The fol­low­ing year’s Free Will was his last for Fly­ing Dutch­man, how­ever; after a dis­pute with the label, Scott-Her­on recor­ded Winter in Amer­ica for Strata East, then moved to Arista Records in 1975. As the first artist signed to Clive Dav­is’ new label, much was rid­ing on Scott-Her­on to deliv­er first-rate mater­i­al with a chance at the charts. Thanks to Arista’s more focused push on the charts, Scott-Her­on’s “Johan­nes­burg” reached num­ber 29 on the R&B charts in 1975. Import­ant to Scott-Her­on’s suc­cess on his first two albums for Arista (First Minute of a New Day and From South Africa to South Car­o­lina) was the influ­ence of key­board­ist and col­lab­or­at­or Jack­son, co-billed on both LPs and the de facto lead­er of Scott-Her­on’s Mid­night Band.

Jack­son left by 1978, though, leav­ing the music­al dir­ec­tion of Scott-Her­on’s career in the cap­able hands of pro­du­cer Mal­colm Cecil, a vet­er­an pro­du­cer who had mid­wifed the funki­er dir­ec­tion of the Isley Broth­ers and Stevie Won­der earli­er in the dec­ade. The first single recor­ded with Cecil, “The Bottle,” became Scott-Her­on’s biggest hit yet, peak­ing at num­ber 15 on the R&B charts, though he still made no waves on the pop charts. Pro­du­cer Nile Rodgers of Chic also helped on pro­duc­tion dur­ing the 1980s, when Scott-Her­on’s polit­ic­al attack grew even more fer­vent with a new tar­get, Pres­id­ent Ron­ald Reagan. (Sev­er­al singles, includ­ing the R&B hits “B Movie” and “Re-Ron,” were spe­cific­ally dir­ec­ted at the Pres­id­ent’s con­ser­vat­ive policies.) By 1985, how­ever, Scott-Her­on was dropped by Arista, just after the release of The Best of Gil Scott-Her­on. Though he con­tin­ued to tour around the world, Scott-Her­on chose to dis­con­tin­ue record­ing. He did return, how­ever, in 1993 with a con­tract for TVT Records and the album Spir­its. For well over a dec­ade, Scott-Her­on was mostly inact­ive, held back by a series of drug pos­ses­sion charges. He began per­form­ing semi-reg­u­larly in 2007, and one year later, announced that he was HIV-pos­it­ive. He recor­ded an album, I’m New Here, released on XL in 2010. In Feb­ru­ary of 2011, Scott-Her­on and Jam­ie xx (Jam­ie Smith of xx) issued a remixed ver­sion of the album, entitled We’re New Here, also issued on XL. Later that year, Scott-Her­on died in a New York hos­pit­al, just after return­ing from a set of live dates in Europe.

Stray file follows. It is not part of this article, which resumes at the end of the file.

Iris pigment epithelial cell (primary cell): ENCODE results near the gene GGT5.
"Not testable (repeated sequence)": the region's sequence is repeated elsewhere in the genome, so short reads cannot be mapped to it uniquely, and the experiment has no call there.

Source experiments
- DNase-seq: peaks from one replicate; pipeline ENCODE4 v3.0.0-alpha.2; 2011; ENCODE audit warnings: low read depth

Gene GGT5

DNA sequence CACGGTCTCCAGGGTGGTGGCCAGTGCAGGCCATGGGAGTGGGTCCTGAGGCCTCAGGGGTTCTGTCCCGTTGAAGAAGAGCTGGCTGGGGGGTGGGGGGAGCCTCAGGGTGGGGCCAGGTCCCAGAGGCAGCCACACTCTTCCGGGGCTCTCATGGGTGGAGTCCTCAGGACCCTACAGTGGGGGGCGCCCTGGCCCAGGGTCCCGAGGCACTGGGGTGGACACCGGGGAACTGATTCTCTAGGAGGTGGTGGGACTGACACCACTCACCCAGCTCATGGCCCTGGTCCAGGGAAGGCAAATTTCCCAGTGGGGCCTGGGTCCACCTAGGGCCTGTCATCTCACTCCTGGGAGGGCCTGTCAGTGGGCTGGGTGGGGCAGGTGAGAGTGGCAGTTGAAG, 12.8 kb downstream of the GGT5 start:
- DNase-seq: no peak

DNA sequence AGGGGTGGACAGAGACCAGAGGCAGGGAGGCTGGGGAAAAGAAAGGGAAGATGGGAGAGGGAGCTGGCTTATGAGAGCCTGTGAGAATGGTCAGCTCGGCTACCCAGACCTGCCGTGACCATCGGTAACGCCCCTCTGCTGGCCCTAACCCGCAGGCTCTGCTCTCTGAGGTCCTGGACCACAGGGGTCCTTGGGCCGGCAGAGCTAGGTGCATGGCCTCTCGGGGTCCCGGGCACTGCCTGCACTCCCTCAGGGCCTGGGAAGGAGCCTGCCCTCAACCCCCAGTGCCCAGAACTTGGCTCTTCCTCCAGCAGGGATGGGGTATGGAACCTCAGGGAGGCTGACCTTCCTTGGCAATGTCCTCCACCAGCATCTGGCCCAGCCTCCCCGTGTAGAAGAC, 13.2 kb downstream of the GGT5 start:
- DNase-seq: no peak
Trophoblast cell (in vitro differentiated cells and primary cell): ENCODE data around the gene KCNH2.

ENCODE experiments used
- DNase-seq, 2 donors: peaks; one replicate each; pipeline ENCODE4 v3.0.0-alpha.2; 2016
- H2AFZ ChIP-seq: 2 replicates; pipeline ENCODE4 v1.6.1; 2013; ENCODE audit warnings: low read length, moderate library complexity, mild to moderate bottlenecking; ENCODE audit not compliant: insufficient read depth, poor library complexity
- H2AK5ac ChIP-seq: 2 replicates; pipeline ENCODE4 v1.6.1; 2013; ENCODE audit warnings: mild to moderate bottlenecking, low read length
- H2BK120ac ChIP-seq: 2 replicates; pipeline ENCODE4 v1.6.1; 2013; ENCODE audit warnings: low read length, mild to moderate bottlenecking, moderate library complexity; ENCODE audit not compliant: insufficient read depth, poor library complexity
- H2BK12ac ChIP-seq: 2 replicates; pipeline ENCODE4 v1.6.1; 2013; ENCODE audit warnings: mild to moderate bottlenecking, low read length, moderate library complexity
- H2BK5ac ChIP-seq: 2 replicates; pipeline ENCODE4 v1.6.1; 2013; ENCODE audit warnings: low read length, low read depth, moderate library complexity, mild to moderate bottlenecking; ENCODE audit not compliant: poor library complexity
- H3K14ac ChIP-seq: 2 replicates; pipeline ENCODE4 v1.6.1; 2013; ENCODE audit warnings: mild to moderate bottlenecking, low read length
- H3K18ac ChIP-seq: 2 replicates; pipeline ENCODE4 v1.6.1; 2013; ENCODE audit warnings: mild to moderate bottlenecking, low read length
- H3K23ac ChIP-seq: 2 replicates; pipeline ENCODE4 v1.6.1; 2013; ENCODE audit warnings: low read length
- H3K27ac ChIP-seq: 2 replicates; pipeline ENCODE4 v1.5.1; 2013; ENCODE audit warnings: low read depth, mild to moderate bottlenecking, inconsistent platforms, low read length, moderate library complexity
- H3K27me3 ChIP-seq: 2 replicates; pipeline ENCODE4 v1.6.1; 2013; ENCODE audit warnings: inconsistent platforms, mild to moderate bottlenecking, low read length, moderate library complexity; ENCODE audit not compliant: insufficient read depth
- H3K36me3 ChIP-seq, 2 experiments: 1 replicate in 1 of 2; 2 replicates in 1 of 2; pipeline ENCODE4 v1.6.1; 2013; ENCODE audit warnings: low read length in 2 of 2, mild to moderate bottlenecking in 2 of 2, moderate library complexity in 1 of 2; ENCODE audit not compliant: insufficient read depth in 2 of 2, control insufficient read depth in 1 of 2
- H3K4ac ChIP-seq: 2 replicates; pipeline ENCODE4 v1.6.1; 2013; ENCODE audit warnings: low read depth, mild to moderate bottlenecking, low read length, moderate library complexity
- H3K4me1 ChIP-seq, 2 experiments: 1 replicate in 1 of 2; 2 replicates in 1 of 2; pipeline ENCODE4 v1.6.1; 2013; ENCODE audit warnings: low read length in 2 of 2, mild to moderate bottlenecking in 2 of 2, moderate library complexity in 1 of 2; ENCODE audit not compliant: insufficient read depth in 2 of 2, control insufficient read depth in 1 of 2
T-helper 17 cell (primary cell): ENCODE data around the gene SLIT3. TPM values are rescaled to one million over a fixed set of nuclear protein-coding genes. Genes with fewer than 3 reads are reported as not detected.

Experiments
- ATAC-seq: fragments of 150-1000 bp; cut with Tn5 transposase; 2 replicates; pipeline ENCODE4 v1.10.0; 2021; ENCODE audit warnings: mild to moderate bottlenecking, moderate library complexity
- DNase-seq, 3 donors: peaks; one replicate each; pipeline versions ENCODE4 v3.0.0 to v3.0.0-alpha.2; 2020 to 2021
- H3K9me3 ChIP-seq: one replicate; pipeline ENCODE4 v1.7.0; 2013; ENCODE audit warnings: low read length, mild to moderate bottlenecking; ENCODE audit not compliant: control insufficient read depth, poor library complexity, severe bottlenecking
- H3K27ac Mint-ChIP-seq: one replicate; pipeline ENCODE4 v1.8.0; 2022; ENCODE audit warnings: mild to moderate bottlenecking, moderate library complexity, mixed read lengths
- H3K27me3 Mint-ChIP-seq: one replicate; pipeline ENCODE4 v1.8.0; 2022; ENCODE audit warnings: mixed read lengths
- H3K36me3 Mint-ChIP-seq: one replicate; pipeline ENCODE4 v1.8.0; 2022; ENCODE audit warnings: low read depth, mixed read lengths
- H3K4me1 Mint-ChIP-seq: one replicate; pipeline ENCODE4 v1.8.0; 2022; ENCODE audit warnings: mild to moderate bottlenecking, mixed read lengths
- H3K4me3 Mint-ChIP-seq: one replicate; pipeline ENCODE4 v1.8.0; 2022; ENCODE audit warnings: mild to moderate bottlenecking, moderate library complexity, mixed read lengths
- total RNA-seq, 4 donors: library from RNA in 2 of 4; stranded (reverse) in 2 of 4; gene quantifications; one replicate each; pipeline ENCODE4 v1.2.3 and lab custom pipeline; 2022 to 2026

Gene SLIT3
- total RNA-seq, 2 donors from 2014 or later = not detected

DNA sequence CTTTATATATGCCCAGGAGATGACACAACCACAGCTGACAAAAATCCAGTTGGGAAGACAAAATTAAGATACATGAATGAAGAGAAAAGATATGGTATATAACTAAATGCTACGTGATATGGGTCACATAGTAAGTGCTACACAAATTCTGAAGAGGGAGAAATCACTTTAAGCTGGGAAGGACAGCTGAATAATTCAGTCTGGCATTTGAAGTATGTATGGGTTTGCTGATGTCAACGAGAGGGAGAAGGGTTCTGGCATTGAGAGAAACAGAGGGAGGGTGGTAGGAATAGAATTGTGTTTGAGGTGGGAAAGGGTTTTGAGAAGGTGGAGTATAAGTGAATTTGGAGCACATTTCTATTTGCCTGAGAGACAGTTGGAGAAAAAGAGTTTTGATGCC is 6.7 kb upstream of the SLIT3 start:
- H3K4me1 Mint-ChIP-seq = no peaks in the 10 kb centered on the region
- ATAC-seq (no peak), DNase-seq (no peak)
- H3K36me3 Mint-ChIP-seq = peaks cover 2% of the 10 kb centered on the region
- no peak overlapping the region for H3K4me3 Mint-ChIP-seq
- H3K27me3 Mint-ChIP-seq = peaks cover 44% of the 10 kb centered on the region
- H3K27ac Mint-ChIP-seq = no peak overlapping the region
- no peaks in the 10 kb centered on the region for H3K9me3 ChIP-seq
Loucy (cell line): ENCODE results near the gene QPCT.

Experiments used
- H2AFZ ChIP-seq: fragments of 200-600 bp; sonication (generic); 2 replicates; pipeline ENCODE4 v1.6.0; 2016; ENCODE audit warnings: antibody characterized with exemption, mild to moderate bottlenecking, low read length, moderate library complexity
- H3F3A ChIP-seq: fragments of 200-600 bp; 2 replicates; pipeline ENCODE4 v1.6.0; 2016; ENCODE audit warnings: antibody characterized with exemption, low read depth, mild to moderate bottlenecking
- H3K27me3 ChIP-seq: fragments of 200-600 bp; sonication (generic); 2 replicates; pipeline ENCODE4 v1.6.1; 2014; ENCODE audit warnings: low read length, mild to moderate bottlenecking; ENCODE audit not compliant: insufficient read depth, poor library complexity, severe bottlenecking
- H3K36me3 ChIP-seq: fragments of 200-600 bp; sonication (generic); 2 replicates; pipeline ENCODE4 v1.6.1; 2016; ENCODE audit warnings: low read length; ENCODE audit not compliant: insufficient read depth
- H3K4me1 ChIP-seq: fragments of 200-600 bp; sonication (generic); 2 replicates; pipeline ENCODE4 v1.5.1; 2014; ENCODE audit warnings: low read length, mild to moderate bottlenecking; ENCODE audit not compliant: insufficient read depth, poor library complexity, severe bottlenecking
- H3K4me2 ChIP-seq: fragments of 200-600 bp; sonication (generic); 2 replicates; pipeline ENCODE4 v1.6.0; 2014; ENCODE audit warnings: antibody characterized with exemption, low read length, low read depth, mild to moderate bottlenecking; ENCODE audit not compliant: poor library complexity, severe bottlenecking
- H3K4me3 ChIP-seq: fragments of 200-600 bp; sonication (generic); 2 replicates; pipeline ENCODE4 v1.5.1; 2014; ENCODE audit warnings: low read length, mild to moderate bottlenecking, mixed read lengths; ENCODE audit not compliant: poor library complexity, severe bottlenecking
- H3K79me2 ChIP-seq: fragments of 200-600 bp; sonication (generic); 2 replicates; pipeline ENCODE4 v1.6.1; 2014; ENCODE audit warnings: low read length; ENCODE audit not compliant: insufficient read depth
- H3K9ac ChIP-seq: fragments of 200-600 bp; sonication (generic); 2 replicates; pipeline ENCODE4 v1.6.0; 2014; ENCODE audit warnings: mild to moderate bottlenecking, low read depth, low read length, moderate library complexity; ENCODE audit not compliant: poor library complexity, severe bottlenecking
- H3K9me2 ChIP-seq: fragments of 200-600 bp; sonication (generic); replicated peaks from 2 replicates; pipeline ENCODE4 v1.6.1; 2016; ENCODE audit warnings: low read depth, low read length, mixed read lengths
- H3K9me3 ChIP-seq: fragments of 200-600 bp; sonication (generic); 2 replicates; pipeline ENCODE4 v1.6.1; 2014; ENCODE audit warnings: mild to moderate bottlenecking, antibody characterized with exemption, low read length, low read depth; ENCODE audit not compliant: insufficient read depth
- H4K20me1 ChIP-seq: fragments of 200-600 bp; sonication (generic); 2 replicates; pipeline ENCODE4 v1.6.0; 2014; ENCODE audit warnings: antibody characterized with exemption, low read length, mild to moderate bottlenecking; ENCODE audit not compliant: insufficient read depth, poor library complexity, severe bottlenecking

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Gata Malandra

Edit­or / Research­er at No Bounds
Gata is a music and arts lov­er, stud­ied anthro­po­logy, art man­age­ment and media pro­duc­tion ded­ic­at­ing most of her time to cre­at­ive pro­jects pro­duced by No Bounds.

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About Gata Malandra

Gata is a music and arts lover, studied anthropology, art management and media production dedicating most of her time to creative projects produced by No Bounds.